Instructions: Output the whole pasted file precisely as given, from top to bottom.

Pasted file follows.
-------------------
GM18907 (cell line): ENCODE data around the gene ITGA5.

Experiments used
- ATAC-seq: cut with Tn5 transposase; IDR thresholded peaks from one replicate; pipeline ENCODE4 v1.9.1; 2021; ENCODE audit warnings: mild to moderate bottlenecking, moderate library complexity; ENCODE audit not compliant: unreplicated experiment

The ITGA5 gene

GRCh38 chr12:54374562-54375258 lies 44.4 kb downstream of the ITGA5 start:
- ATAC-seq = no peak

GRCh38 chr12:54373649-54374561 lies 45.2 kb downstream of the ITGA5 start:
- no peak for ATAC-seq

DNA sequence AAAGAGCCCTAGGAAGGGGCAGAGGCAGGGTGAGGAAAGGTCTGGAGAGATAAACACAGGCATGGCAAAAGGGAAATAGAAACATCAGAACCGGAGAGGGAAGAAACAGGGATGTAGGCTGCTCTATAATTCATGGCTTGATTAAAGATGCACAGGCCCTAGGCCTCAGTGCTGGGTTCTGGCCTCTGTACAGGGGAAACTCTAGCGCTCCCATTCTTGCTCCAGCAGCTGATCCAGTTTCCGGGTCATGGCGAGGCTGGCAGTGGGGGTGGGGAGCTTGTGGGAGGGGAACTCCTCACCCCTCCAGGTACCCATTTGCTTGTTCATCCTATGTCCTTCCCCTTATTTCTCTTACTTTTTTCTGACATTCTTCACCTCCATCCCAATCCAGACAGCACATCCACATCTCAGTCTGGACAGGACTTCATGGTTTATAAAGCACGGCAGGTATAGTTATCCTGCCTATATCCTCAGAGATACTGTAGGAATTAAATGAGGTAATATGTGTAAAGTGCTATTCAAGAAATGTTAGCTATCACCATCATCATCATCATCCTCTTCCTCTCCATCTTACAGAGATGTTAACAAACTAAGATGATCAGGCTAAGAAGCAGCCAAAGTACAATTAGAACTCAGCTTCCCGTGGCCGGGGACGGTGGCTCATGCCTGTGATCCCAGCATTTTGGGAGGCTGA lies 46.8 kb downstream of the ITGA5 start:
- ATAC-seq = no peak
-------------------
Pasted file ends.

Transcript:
GM18907 (cell line): ENCODE data around the gene ITGA5.

Experiments used
- ATAC-seq: cut with Tn5 transposase; IDR thresholded peaks from one replicate; pipeline ENCODE4 v1.9.1; 2021; ENCODE audit warnings: mild to moderate bottlenecking, moderate library complexity; ENCODE audit not compliant: unreplicated experiment

The ITGA5 gene

GRCh38 chr12:54374562-54375258 lies 44.4 kb downstream of the ITGA5 start:
- ATAC-seq = no peak

GRCh38 chr12:54373649-54374561 lies 45.2 kb downstream of the ITGA5 start:
- no peak for ATAC-seq

DNA sequence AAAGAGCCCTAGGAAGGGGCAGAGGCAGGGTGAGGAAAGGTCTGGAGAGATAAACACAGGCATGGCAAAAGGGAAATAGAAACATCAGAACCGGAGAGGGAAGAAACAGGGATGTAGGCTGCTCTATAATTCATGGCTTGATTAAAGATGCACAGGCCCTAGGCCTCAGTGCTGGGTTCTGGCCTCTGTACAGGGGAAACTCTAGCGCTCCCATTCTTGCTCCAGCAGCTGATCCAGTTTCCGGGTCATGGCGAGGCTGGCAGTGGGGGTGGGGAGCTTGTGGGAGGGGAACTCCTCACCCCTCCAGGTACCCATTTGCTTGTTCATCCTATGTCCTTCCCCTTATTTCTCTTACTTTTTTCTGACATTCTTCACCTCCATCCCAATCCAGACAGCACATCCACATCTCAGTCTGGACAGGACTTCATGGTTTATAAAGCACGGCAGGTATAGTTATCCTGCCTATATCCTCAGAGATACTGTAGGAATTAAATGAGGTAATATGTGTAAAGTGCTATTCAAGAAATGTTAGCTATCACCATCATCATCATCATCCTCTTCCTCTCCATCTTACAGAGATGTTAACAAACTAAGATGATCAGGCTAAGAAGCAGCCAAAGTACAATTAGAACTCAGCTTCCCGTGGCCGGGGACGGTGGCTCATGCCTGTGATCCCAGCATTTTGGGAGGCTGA lies 46.8 kb downstream of the ITGA5 start:
- ATAC-seq = no peak